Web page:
Downing Street was the scene of protests and promotions as the warm glow of victory gave way to hard work and noisy opposition.
Michael Gove moved from chief whip to running the Justice Department and there were arrests and violence as anti-austerity voices were raised at the gates, just yards from Number Ten, as ITV News Political Correspondent Libby Wiener reports.
Seventeen people have now been arrested by police in Westminster during an anti-austerity protest outside Downing Street.
They were arrested for a variety of public order offences, violent disorder and assault on police.
Four police officers and one member of police staff have been injured policing this protest. Two are being treated in hospital. One officer is being treated for a suspected dislocated shoulder. The member of police staff is being treated for a cut lip after being struck by an object. The three other officers were assaulted and did not require hospital treatment.
There are no reported injuries to any members of the public.
UPDATE 10/05/2015: Police have revised the number of arrests made to 15.
Michael Gove has been named as the new Justice Minister, the first change in David Cameron's new Cabinet.
Nicky Morgan remains as the Education Minister and Chris Grayling is the Leader of Commons
Four police officers and a member of police staff were injured during anti-austerity protest against the new Conservative Government. Riot police clashed with frustrated crowds outside Downing Street.
Four people have been arrested for public order offences and a fifth for assaulting a police officer.
A police officer and a member of police staff are being treated in hospital after being injured during an anti-austerity campaign against the new Tory Government. The pair were part of a large police presence at the ongoing protest which began outside Conservative headquarters and moved to outside Downing Street today.
- Read more: Anti-Tory protests erupt in central London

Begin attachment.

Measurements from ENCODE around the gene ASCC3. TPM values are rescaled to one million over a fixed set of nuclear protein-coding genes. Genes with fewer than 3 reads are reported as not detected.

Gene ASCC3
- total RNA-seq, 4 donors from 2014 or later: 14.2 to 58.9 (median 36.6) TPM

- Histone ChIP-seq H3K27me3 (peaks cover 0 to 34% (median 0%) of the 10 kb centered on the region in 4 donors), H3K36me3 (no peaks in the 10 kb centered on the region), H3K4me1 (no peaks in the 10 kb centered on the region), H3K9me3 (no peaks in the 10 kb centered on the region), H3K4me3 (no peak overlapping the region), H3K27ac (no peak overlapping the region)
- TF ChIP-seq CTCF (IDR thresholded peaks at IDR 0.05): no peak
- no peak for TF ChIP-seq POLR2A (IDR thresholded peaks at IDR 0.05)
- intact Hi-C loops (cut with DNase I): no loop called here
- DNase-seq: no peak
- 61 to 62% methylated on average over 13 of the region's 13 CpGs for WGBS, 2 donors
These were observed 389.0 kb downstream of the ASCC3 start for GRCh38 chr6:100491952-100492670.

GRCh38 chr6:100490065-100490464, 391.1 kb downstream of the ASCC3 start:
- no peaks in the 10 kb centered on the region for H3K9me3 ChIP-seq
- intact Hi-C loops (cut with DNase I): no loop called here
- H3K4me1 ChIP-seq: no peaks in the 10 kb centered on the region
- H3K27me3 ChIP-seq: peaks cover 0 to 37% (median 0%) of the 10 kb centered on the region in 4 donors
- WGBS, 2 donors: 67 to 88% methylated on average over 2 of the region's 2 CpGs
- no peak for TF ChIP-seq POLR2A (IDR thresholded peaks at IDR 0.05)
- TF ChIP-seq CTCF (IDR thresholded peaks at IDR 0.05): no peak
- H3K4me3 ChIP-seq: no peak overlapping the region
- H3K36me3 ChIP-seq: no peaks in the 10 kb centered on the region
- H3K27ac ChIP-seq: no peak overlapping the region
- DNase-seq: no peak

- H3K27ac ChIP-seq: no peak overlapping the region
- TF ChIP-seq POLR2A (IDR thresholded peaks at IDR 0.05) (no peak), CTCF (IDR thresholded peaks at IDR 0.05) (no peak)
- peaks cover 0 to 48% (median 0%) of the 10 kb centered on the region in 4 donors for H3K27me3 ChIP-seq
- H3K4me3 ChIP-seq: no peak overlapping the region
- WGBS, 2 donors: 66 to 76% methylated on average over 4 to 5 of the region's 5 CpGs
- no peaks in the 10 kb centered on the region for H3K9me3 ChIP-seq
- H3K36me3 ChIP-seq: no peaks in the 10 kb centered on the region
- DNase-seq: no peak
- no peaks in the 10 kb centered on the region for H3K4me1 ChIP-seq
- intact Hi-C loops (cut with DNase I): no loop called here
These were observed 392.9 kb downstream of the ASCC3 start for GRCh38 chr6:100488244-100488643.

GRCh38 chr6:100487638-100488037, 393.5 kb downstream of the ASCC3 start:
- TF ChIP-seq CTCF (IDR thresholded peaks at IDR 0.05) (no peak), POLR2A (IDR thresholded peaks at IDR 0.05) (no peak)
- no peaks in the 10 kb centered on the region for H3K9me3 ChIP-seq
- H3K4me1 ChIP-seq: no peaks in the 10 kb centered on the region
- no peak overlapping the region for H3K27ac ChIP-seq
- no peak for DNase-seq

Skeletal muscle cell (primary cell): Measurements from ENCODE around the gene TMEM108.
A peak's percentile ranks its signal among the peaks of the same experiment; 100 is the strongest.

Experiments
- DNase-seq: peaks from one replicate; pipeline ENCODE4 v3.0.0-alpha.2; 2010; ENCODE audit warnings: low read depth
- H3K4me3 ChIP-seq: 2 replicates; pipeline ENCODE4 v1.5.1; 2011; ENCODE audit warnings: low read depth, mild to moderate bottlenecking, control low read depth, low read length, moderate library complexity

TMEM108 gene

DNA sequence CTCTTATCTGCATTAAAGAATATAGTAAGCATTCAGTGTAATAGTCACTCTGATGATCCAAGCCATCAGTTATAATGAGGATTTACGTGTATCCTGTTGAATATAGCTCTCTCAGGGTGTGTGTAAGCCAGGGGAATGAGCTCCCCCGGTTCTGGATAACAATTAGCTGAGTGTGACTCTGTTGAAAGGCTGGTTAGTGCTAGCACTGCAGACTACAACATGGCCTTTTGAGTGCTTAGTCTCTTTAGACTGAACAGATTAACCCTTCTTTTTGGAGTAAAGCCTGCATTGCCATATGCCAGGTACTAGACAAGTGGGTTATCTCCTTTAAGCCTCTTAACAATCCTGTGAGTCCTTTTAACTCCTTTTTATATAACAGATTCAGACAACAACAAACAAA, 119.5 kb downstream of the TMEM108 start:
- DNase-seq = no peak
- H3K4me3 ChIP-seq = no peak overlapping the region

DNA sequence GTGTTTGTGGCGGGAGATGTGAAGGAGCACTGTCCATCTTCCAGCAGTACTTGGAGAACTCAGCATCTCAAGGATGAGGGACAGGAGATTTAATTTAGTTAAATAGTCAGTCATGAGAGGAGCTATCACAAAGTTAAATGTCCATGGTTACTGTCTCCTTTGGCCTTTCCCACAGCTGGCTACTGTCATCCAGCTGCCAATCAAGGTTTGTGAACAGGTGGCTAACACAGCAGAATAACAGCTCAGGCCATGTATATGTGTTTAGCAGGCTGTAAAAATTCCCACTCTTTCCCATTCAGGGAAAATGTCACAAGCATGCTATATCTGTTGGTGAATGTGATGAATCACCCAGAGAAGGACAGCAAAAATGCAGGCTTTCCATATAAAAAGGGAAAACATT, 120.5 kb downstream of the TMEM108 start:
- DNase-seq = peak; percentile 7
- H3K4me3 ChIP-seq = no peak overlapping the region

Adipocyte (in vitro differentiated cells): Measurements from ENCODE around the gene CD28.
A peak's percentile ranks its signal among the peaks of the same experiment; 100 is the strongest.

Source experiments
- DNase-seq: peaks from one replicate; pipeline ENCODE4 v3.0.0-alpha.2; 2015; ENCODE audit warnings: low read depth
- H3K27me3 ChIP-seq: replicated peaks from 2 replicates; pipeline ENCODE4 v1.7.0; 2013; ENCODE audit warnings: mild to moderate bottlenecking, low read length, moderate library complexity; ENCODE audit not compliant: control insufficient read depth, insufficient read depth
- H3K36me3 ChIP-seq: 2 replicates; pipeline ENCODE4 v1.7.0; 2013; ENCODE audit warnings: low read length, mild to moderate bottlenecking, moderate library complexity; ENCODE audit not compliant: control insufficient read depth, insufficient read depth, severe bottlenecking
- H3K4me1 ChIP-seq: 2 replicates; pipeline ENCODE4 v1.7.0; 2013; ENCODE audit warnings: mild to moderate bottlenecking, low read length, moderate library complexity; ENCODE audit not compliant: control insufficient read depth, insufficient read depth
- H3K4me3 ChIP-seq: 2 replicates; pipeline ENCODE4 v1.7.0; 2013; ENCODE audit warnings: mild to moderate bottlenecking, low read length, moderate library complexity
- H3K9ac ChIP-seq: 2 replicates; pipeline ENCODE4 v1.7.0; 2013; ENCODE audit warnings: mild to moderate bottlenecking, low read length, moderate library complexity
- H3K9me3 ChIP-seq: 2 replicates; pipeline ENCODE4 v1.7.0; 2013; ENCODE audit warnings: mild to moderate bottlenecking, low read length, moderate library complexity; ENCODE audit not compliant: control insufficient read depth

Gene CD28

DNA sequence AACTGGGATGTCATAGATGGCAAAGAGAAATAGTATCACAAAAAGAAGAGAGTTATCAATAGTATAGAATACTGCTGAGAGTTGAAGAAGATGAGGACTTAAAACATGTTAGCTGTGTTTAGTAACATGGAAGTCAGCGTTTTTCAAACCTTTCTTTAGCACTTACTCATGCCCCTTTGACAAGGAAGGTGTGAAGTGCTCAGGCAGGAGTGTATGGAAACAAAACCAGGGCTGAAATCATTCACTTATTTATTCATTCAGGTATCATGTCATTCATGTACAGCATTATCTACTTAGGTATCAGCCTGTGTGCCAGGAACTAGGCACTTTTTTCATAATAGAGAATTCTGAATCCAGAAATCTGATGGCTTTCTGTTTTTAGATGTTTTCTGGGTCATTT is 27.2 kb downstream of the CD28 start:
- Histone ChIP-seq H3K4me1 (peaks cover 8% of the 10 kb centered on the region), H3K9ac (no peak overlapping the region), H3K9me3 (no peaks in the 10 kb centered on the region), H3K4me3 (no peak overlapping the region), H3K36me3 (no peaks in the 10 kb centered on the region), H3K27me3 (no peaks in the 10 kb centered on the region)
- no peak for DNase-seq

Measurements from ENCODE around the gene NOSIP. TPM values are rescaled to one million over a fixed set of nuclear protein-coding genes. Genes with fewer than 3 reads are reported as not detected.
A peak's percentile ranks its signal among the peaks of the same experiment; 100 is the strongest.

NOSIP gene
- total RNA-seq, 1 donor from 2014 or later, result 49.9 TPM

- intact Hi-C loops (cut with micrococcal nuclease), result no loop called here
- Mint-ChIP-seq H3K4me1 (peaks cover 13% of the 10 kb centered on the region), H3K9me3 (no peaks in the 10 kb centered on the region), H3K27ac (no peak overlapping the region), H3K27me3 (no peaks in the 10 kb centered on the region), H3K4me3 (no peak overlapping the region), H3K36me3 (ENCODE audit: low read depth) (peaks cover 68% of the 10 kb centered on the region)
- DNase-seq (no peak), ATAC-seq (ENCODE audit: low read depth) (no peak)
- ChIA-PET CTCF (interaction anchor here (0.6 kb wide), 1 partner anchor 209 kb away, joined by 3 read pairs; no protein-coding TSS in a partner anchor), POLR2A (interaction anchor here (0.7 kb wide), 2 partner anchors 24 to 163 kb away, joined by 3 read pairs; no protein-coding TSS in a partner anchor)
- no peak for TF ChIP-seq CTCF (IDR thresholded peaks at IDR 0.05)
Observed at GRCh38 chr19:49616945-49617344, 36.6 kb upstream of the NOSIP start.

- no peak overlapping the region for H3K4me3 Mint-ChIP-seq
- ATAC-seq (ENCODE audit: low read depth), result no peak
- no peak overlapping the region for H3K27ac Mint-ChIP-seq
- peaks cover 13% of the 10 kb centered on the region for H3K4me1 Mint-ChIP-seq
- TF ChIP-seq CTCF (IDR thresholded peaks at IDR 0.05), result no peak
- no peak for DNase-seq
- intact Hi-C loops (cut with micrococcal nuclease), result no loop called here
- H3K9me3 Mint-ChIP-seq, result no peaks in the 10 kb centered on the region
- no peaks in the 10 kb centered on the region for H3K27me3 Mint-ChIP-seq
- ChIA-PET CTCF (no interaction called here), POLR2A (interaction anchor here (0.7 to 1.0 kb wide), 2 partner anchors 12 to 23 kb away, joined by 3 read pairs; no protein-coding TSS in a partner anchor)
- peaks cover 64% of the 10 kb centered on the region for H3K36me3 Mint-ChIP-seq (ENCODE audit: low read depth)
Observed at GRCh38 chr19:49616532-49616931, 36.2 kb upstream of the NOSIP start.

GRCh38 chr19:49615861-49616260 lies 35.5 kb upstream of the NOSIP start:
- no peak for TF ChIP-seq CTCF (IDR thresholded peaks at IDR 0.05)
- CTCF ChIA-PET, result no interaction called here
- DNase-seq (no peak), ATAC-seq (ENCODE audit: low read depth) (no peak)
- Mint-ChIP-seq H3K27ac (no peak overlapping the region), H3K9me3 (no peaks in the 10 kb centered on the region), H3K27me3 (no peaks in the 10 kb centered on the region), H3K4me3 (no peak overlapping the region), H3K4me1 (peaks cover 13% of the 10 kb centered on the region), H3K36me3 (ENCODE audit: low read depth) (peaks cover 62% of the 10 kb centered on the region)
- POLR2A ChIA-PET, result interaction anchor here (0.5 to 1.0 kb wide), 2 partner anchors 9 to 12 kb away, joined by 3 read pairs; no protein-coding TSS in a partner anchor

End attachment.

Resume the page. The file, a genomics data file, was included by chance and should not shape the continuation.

Protesters took to the streets in anger at the new Conservative Government, just a day after David Cameron claimed victory at the ballot boxes.
There were angry scuffles near the gates of Downing Street as protesters demonstrated against the new Conservative government today.
The protesters were calling for an end to austerity and for the protection of the NHS.
Scores of police were brought in to contain the protests, which started in high spirits with musical accompaniment, but became ill-tempered when police formed a chain to push the demonstrators back along Whitehall.
Police, protesters, passers-by and the media were pressed tight in as they passed the Cenotaph, bearing its floral tributes to the sacrifices of those who died to save democracy in the war which ended 70 years ago.
Some protesters sat in the road, some let off smoke flares; all were moved on as the police dispersed the crowds.
Hundreds of protesters converge on Whitehall in anti-austerity protestsRead the full story ›
Peter Bone, a high profile Eurosceptic backbencher, tells ITVNews he thinks David Cameron will fail in his renegotiation with Europe.
What I want him to do is exactly what he says he's going to do, which is to hold the referendum by the end of 2017. He has also said he'd like to bring it forward if he can do that, that's great too.
I think he'll go to Europe, I think he'll negotiate very well, but I think he'll fail to get the British people want, not because of his efforts, but because what the European bureaucrats, they live on a different planet.
I'll campaign to stay out of the European super state.. we'll see what the British people decide.
Today's dramatic general election victory for the Conservatives claimed the jobs of three party leaders.
Political Editor Tom Bradby reports on an astonishing day in British politics:
Theresa May will remain the Conservative Home Secretary.
I am glad to announce that Theresa May will remain as Home Secretary.